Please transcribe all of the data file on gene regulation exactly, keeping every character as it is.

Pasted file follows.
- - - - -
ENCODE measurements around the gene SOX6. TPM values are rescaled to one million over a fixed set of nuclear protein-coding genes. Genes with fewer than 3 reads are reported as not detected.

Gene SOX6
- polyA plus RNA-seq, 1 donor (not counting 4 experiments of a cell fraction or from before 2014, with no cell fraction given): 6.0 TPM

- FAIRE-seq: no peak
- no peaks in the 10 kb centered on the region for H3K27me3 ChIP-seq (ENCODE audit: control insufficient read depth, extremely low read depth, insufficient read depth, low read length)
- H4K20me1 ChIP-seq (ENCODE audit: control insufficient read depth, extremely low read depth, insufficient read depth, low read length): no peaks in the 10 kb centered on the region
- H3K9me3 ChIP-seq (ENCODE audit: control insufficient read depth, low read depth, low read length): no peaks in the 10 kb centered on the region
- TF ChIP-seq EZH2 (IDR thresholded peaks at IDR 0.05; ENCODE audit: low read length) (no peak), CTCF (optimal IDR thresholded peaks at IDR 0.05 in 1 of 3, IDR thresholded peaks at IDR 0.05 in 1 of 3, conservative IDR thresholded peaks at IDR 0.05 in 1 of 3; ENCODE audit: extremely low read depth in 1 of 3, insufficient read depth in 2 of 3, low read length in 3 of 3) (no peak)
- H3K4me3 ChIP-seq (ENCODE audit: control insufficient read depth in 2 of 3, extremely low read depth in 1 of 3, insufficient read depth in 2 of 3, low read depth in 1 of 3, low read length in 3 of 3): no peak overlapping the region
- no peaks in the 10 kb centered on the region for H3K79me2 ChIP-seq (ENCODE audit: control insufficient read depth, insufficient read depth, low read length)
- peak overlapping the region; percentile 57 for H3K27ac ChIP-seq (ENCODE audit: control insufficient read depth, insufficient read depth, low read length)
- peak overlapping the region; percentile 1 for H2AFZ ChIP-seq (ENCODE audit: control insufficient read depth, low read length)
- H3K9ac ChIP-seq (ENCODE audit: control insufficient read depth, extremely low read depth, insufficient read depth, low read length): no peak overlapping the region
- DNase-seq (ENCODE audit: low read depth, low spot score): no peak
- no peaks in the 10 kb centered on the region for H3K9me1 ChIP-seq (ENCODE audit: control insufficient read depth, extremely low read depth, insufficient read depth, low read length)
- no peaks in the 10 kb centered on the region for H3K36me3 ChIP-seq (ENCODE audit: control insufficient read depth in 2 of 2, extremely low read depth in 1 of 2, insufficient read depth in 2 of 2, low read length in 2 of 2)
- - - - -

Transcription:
ENCODE measurements around the gene SOX6. TPM values are rescaled to one million over a fixed set of nuclear protein-coding genes. Genes with fewer than 3 reads are reported as not detected.

Gene SOX6
- polyA plus RNA-seq, 1 donor (not counting 4 experiments of a cell fraction or from before 2014, with no cell fraction given): 6.0 TPM

- FAIRE-seq: no peak
- no peaks in the 10 kb centered on the region for H3K27me3 ChIP-seq (ENCODE audit: control insufficient read depth, extremely low read depth, insufficient read depth, low read length)
- H4K20me1 ChIP-seq (ENCODE audit: control insufficient read depth, extremely low read depth, insufficient read depth, low read length): no peaks in the 10 kb centered on the region
- H3K9me3 ChIP-seq (ENCODE audit: control insufficient read depth, low read depth, low read length): no peaks in the 10 kb centered on the region
- TF ChIP-seq EZH2 (IDR thresholded peaks at IDR 0.05; ENCODE audit: low read length) (no peak), CTCF (optimal IDR thresholded peaks at IDR 0.05 in 1 of 3, IDR thresholded peaks at IDR 0.05 in 1 of 3, conservative IDR thresholded peaks at IDR 0.05 in 1 of 3; ENCODE audit: extremely low read depth in 1 of 3, insufficient read depth in 2 of 3, low read length in 3 of 3) (no peak)
- H3K4me3 ChIP-seq (ENCODE audit: control insufficient read depth in 2 of 3, extremely low read depth in 1 of 3, insufficient read depth in 2 of 3, low read depth in 1 of 3, low read length in 3 of 3): no peak overlapping the region
- no peaks in the 10 kb centered on the region for H3K79me2 ChIP-seq (ENCODE audit: control insufficient read depth, insufficient read depth, low read length)
- peak overlapping the region; percentile 57 for H3K27ac ChIP-seq (ENCODE audit: control insufficient read depth, insufficient read depth, low read length)
- peak overlapping the region; percentile 1 for H2AFZ ChIP-seq (ENCODE audit: control insufficient read depth, low read length)
- H3K9ac ChIP-seq (ENCODE audit: control insufficient read depth, extremely low read depth, insufficient read depth, low read length): no peak overlapping the region
- DNase-seq (ENCODE audit: low read depth, low spot score): no peak
- no peaks in the 10 kb centered on the region for H3K9me1 ChIP-seq (ENCODE audit: control insufficient read depth, extremely low read depth, insufficient read depth, low read length)
- no peaks in the 10 kb centered on the region for H3K36me3 ChIP-seq (ENCODE audit: control insufficient read depth in 2 of 2, extremely low read depth in 1 of 2, insufficient read depth in 2 of 2, low read length in 2 of 2)